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| 2 minutes read

If you build it they will come…

The Estates Gazette and Bidwells conference held in Westminster this week had the intriguing title ‘Creating a Scientific Superpower’. Hosted in the shadow of the Houses of Parliament, the event considered but also challenged the government’s ambition to restore Britain’s position as a global scientific and technological superpower and the stated objective that 2.4% of UK GDP would go into research and development over coming years.

The event brought together speakers across many disciplines from the scientific business community, academia, investors, funders  and real estate developers who were able to bring direct and wide ranging insight on issues such as the importance of business clusters to generating growth, infrastructure requirements (not least in real estate but connectivity more broadly) and the competition for talent. Collaboration between industry, government, and universities was seen as critical to success, and collaboration, in general, was one of the recurring themes throughout the conference.

It was evident in the views expressed by the speakers involved in real estate development that there is an increasing appreciation of the importance of understanding occupier needs and a willingness to create the infrastructure that the sector needs. In a market where the demand for suitable space outstrips supply, particularly in the grow-on space needed by small but rapidly expanding businesses, creating facilities in the right locations with flexibility and connectivity are key requirements. There are huge incentives for businesses to move their technologies abroad to more established scientific communities in the US and elsewhere. In order to ensure that talent and enterprise remain in the UK, there needs to be a rapid scaling up of the provision of appropriate space in locations where people need and want to live and work.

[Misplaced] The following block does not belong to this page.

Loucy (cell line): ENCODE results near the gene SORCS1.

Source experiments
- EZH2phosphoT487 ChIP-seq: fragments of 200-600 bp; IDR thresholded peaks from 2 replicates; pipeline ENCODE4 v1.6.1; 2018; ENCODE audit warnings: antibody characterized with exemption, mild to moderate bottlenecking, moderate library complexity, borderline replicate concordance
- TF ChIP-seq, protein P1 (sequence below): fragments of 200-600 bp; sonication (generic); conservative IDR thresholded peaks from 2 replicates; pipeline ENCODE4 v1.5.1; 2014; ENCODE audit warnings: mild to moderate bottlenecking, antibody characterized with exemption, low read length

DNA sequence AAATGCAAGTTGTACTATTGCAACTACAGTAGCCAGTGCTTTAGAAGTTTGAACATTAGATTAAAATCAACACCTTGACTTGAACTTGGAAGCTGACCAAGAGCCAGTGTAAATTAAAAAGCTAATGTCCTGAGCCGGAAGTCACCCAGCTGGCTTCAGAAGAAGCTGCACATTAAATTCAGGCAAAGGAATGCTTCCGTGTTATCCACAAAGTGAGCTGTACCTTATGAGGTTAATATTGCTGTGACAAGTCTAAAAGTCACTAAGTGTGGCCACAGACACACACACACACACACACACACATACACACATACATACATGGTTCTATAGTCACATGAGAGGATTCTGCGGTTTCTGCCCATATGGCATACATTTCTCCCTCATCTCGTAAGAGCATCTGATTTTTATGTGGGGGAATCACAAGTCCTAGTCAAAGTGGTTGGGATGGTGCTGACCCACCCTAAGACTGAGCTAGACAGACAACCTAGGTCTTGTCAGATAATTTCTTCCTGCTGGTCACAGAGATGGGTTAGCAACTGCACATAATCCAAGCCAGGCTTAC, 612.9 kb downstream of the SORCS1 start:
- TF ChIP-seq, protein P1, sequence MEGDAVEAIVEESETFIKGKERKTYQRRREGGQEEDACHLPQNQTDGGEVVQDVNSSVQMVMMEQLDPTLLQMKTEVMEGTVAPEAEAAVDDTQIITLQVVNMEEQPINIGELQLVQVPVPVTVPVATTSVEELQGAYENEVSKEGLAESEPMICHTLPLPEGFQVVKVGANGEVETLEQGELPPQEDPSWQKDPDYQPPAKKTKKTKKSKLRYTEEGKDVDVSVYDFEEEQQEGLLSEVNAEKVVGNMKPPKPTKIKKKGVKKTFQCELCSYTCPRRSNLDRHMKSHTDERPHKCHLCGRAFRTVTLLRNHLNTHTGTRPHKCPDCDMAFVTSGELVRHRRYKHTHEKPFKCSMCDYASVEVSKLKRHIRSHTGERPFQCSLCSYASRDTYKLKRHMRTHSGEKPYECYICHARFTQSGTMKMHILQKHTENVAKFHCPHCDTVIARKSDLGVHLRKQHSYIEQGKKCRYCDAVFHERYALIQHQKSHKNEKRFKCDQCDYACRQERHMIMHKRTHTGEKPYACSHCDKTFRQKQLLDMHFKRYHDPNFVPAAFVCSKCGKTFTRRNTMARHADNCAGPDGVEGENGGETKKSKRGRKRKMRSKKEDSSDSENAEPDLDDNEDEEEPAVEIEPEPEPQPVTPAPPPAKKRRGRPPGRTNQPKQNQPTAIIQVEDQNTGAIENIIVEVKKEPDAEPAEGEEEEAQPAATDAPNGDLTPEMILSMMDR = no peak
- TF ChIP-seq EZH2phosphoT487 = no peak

Understandably there was a focus on real estate and place making and concern was expressed that the importance of delivering on the government’s levelling up agenda could come at the detriment of investment in the Oxford, Cambridge, London Arc. It was the view of many of the conference participants that building on the strength of the Arc and generating critical mass is in fact critical to ensuring that the levelling up agenda can be achieved as the benefits are spread throughout the country. As aptly pointed out by Dr Andy Williams, Vice President at Astra Zeneca, the company’s investment in Cambridge has generated more than ten times the level of employment outside the region than has been created in the Cambridge area itself.

The overall sense of the conference was that although there are challenges to the superpower objective, with collaboration between the various stakeholders this could be achieved. The success of the Oxford/Astra Zeneca vaccine was highlighted as an example of this and what can be delivered with ambition and self-confidence.


real estate, life sciences